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ARCHIVED Weekly News Published November 18, 2014

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Less than a week to go! Learn new rule changes before Wisconsin's nine-day gun deer hunt

MADISON -- Opening weekend of the gun deer season, a special time of year for hunters throughout Wisconsin, is less than a week away.

This year, hunters will see some important rule changes implemented as a result of Deer Trustee Report recommendations and extensive input from the hunting public.

While many of your favorite hunting traditions will endure, hunters are encouraged to take some time this week to make sure they are ready for any rule changes that will affect their hunt.

"Many of the most common questions that we have received about these rules involve tagging deer and what tag they can use," said Kevin Wallenfang, big game ecologist for the Wisconsin Department of Natural Resources. "To answer their questions, we first tell them to focus only on the area where they hunt. If they know their county and other basic information, they will have no problem learning this season's new rules."

The department has provided a number of useful resources to help hunters learn the new rules. All hunters are encouraged to review the 2014 deer hunting regulations [PDF] and FAQs, available at, keyword "deer." The deer page also features regulations brochures, tag information and availability, and maps showing new management units and zones.

To ask specific questions before or during the hunt, hunters can also contact the DNR Call Center toll-free at 1-888-WDNRINFo (1-888-936-7463). Call center staff are on hand seven days per week from 7 a.m. to 10 p.m. Spanish- and Hmong-speaking representatives are also available.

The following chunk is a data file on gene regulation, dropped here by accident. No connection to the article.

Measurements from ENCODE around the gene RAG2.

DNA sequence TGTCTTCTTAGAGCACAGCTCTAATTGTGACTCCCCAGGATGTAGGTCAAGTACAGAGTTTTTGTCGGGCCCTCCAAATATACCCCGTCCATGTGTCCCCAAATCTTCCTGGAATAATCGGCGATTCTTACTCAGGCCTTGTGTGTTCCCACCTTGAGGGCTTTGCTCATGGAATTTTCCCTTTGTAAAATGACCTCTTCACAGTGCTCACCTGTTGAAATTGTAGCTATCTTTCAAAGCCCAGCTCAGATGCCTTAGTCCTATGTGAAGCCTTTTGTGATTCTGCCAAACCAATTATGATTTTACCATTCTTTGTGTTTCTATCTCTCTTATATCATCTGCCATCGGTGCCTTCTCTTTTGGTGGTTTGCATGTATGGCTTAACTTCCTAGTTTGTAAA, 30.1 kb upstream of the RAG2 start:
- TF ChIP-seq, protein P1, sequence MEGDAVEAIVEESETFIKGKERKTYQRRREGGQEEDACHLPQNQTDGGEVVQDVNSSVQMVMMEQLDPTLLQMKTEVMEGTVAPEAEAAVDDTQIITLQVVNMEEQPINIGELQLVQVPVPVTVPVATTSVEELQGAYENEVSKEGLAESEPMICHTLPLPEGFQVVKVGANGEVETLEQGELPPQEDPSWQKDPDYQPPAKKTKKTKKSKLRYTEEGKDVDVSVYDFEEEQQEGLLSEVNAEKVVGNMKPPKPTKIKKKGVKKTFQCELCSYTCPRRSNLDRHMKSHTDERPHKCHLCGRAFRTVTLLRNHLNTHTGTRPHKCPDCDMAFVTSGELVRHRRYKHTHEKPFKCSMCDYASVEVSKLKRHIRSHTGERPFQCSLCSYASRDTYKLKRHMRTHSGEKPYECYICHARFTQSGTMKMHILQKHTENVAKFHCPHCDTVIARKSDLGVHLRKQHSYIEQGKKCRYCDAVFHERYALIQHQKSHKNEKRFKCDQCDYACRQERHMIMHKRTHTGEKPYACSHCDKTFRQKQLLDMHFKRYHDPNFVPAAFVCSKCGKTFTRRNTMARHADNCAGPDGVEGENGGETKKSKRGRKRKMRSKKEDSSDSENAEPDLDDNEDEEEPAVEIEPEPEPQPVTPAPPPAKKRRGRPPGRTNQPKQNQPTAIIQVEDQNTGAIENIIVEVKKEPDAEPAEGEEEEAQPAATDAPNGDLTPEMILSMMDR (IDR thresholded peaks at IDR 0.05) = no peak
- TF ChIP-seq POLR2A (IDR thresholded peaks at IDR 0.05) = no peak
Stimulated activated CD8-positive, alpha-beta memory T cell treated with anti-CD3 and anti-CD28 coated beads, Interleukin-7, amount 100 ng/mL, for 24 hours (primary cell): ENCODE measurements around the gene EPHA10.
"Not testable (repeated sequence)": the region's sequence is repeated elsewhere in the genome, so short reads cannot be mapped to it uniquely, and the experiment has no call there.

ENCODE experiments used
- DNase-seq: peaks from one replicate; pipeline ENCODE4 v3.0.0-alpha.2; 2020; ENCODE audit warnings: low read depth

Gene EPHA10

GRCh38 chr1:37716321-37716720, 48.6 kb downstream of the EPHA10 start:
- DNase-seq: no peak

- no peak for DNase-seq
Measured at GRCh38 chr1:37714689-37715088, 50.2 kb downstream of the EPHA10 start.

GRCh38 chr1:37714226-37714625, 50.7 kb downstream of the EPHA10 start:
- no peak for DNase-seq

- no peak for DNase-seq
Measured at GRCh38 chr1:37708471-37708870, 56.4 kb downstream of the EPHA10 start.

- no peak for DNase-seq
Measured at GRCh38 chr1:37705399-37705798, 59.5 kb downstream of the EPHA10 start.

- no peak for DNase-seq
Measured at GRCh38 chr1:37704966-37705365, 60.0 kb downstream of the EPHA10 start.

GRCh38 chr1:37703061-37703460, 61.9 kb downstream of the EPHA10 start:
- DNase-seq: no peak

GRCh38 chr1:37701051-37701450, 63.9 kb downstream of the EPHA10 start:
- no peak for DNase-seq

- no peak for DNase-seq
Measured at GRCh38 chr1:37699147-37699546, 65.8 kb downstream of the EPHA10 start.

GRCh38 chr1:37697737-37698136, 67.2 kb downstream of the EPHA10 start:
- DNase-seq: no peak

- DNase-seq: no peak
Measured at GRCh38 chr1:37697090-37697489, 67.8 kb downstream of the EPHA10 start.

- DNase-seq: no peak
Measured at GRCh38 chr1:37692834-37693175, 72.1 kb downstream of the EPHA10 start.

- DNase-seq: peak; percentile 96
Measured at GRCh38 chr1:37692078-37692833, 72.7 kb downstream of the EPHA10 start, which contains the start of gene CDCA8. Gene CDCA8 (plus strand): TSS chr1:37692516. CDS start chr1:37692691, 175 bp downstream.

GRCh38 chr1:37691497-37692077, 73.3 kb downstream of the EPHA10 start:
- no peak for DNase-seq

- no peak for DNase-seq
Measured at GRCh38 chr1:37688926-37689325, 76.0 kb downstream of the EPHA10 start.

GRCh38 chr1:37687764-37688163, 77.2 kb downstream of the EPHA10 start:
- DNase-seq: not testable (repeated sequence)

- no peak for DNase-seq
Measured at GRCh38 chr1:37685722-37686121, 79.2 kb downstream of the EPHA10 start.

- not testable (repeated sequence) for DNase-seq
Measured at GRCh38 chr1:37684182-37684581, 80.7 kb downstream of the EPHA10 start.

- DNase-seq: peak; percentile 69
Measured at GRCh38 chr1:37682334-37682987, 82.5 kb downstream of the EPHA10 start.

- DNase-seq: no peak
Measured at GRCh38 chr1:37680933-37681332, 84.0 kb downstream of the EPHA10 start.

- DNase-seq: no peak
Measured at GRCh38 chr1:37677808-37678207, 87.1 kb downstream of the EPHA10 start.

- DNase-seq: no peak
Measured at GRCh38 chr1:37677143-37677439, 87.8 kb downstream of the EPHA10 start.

Hunters will also have multiple opportunities to interact directly with DNR wildlife, law enforcement and customer service specialists during a series of online chats leading up to opening weekend of the gun deer season. These chats are an excellent way to get questions answered and become better informed on topics of concern to Wisconsin's hunters.

Upcoming chat topics include:

Each chat will begin at noon. To view a chat schedule and check out previous chats, search the DNR website keyword "ask the experts."

Hunters interested in receiving email updates regarding new regulations can sign up to receive occasional email reminders about season dates, license and tag types, and other important information. Visit and click on the email icon near the bottom of the page for "subscribe for updates for DNR topics," then follow the prompts and select a list of your choice.

Wallenfang encourages all hunters to take some extra time to review the new rules before heading into the field this weekend.

"It will help prevent confusion and frustration so hunters can focus on enjoying this exciting week with family and friends, and hopefully bringing home your deer," he said.

FOR MORE INFORMATION CONTACT: Kevin Wallenfang, DNR big game ecologist, 608-261-7589; Matt O'Brien, DNR conservation warden, 608-264-9230; Sawyer Briel, DNR Communications, 608-261-0751



DNR Ecologist recognized for efforts to protect, preserve wetlands

MADISON - The Wisconsin Wetlands Association honored long time aquatic ecologist Bob DuBois on November 6 for his outstanding efforts to promote the protection, restoration and enjoyment of wetlands in Wisconsin through dragonfly research and citizen science outreach.

DuBois, who started with the Department of Natural Resources in 1983, was originally hired on as a trout researcher. Following the encouragement of his fellow colleagues, he decided to change directions and pursue his passion for aquatic insects.